In the Republic of Moldova, an agrarian country increasingly affected by drought, only 38 centralized irrigation stations operate, ten of which were built with American money. The annual irrigated area, of about 60 thousand hectares, is only “a drop” in the total agricultural land in the country, of two million hectares, reports IPN.
According to the “Waters of Moldova” program, the Republic of Moldova inherited 78 centralized irrigation systems from the Soviet era. After the collapse of the USSR and the abolition of collective farms, 60% of them were abandoned and, over time, sold for scrap. This is what happened to the station at Ștefan Vodă, one of the districts most affected by the drought this year. Valeriu Belotcaci from the village of Copceac showed his cherry orchard yellowed before the weather, with small and dry fruits. The farmer says that because of the drought, he gathers less and less fruit every year. His lands are 40 kilometers from the Dniester river, but it does not reach here.
In the 1980s, in the Ștefan Vodă district, a system considered efficient at the time was built, which irrigated around 23,000 hectares. “In the mid-90s, when chaos began in the country, the system was stopped, the chips were too expensive to operate and the dismantling began”, says the president of the Ștefan Vodă district, Vasile Maxim. According to him, a solution would be for the state to invest in the construction of an aqueduct from the Dniester to the intersection with the road to Căușeni. “From there, we can bring the water, without it being pumped, to tens of kilometers, and, subsequently, economic agents could invest in the renovation of the irrigation stations”, explains Vasile Maxim.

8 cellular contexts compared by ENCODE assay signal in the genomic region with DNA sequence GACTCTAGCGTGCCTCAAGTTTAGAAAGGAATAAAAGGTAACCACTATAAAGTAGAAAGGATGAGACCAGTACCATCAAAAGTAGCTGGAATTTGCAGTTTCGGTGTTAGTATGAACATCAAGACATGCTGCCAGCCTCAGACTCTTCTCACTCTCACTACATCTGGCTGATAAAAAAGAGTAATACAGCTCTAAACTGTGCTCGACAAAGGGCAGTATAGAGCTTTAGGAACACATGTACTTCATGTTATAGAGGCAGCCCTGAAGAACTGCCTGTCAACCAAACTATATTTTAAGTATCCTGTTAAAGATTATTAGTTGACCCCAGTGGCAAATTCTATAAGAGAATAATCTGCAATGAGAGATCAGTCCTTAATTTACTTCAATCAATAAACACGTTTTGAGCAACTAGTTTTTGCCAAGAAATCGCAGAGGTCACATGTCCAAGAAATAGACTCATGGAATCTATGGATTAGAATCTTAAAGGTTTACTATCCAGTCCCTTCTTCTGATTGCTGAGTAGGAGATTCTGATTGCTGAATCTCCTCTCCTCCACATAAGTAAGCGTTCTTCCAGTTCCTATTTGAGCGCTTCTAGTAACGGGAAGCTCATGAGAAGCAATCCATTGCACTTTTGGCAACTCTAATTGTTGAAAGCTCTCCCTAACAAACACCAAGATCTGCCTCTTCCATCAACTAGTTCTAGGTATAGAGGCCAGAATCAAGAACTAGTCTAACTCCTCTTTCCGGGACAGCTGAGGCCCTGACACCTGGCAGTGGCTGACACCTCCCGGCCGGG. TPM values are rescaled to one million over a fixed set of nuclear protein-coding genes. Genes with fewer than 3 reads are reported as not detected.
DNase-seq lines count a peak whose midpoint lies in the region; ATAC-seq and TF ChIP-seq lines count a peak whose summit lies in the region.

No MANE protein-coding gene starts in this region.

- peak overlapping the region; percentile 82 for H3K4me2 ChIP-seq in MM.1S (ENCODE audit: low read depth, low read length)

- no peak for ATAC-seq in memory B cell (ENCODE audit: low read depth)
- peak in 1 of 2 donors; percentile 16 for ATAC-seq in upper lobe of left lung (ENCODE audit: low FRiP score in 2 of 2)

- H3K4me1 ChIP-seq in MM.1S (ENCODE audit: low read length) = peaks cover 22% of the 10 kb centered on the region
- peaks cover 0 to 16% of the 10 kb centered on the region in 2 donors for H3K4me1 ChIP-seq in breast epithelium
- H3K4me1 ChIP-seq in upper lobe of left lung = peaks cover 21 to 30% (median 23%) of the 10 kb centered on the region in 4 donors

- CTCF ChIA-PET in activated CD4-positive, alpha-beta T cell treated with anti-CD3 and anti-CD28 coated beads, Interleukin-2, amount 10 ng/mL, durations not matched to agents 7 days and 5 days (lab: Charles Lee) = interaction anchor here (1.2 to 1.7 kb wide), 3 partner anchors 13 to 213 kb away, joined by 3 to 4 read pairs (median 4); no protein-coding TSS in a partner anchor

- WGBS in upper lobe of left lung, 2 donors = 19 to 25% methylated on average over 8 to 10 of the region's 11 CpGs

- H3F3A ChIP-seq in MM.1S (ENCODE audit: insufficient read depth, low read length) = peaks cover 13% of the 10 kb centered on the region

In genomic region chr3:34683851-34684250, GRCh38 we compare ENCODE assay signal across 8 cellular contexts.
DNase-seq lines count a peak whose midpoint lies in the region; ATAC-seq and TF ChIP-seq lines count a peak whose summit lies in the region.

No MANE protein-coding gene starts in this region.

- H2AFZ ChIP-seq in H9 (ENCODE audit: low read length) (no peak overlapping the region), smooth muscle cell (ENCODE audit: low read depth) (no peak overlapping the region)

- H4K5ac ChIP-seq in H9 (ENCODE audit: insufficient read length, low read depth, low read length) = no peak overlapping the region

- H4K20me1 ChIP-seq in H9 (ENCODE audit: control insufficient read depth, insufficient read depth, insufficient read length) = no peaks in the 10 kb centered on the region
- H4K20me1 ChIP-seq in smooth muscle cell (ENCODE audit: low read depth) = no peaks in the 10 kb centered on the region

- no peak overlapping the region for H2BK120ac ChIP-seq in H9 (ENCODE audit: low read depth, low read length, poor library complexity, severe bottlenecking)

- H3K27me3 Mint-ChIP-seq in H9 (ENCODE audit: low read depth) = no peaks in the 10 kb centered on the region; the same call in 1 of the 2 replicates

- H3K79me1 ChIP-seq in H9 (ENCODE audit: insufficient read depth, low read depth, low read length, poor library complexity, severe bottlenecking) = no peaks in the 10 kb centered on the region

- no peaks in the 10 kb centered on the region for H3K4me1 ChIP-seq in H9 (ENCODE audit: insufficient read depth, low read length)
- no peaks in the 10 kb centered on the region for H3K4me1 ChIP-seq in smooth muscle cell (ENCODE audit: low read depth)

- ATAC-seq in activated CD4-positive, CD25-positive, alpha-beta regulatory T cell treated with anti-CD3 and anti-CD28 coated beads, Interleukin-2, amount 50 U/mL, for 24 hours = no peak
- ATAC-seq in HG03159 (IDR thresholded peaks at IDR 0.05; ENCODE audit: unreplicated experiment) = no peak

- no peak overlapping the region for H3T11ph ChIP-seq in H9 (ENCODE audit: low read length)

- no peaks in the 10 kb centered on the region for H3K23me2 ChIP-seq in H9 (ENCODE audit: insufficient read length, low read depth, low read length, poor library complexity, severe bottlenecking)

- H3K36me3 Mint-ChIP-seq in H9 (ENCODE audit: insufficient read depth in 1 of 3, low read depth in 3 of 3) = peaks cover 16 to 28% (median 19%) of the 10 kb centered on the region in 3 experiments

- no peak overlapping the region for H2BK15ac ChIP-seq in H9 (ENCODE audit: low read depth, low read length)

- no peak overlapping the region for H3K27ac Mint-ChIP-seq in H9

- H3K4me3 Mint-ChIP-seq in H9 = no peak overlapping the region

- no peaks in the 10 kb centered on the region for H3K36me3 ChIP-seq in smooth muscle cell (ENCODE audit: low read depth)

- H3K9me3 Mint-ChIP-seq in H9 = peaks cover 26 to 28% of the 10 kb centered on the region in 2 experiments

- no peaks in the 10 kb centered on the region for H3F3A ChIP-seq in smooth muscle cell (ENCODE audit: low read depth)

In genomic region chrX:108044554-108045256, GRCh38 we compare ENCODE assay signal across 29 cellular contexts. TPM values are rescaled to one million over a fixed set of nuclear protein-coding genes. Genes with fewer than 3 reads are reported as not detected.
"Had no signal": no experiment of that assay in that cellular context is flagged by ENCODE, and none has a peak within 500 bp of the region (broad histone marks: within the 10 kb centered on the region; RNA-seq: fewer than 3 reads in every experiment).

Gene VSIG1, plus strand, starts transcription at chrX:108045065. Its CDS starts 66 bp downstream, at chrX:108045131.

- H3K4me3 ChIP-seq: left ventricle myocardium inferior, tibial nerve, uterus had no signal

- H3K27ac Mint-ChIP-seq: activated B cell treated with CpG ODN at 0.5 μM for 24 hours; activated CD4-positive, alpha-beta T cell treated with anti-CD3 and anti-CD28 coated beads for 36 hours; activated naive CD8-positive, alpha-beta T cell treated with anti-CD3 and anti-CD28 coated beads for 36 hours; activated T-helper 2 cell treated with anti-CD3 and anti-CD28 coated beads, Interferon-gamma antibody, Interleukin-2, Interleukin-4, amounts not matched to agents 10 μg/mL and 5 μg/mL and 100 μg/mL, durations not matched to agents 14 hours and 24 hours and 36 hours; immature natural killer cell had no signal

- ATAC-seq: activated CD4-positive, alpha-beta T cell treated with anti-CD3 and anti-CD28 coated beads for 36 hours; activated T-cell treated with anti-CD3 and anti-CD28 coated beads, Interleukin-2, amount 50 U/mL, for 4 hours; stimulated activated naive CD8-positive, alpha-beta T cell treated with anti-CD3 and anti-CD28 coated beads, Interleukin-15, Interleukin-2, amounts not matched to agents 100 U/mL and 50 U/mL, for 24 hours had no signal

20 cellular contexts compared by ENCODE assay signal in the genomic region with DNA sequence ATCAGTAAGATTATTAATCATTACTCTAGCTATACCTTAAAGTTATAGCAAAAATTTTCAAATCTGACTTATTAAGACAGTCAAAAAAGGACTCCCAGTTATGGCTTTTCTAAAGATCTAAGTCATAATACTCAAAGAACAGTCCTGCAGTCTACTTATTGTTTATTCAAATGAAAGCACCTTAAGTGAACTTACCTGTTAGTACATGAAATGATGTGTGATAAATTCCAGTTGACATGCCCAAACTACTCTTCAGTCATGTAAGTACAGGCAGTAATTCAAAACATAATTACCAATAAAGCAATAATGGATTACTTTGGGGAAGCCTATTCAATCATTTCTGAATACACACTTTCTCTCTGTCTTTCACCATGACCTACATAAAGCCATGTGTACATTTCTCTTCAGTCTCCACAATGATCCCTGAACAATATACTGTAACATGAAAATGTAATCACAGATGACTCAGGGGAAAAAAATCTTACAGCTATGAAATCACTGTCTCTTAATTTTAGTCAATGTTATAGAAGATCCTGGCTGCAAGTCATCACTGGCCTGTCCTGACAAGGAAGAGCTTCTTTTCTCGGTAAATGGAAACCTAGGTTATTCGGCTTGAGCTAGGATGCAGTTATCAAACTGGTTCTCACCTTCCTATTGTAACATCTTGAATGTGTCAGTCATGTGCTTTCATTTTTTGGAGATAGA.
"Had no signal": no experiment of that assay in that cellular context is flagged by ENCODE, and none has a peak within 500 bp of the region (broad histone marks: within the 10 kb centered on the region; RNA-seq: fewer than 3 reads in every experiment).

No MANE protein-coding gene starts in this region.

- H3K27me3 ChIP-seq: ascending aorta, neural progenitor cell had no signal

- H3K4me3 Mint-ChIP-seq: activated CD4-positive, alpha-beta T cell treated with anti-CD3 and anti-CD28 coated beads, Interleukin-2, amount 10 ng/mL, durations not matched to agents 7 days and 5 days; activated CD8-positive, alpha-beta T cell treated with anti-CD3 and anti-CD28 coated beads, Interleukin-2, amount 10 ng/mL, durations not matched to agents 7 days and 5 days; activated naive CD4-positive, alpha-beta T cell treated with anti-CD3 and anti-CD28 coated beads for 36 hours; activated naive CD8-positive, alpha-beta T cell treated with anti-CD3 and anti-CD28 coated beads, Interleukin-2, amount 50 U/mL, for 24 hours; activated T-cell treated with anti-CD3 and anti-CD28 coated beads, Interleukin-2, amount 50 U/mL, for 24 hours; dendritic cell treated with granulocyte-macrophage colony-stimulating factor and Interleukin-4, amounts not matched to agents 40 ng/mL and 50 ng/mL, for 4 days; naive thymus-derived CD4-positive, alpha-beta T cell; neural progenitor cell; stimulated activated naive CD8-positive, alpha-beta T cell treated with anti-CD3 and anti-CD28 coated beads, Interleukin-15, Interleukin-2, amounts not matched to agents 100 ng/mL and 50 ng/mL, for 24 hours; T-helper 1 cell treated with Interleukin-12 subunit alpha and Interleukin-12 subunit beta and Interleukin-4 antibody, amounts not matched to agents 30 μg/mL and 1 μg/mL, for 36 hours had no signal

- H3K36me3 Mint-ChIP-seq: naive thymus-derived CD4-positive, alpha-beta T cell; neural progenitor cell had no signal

Some of the old systems still work. Several farmers from the village of Varnița, Anenii Noi, consolidated their efforts and managed to save their agricultural crops from drought, rehabilitating the irrigation system in the locality, inaugurated back in 1969. The president of the Association of Water Users for Irrigation in the locality, Dorin Jardețchi, says that he fought with the bureaucracy so that the system was transferred by the state to the management of the association. Then the farmers obtained 250 thousand dollars from the Sustainable Development Fund and repaired part of the facilities. Currently, this irrigation system, which pumps from the Dniester, provides annual water to no more than 400 hectares.
“Obviously they are willing. Unfortunately, we don’t have a driver, we don’t have irrigation machines, there is still work to be done. Our goal is to reach the maximum capacity of our system, which is 1,140 hectares”, states Dorin Jardețchi. The benefits for farmers are obvious. “If you look at the irrigated areas, you see three-meter corn, and on the side of the hill, where the crops had no water, it barely grew,” says the president of the Association of Water Users for Irrigation in Varnița.
Another ten irrigation systems were built through the United States-funded “Compact” program. The largest of these is located in Cahul district and irrigates 2,700 hectares of agricultural land with water from the Prut. It was inaugurated in 2015. “We are the only associate that owns an irrigation system and, at the same time, a drainage system, because we are in a flood risk area. It is an opportunity for farmers, because in the Republic of Moldova, year after year, high temperatures and drought persist”, said the accountant of the “Chircani-Zârnești” Water Users Association, Svetlana Argint.
The ten new systems cost 80 million dollars and irrigate about 13 thousand hectares of agricultural land.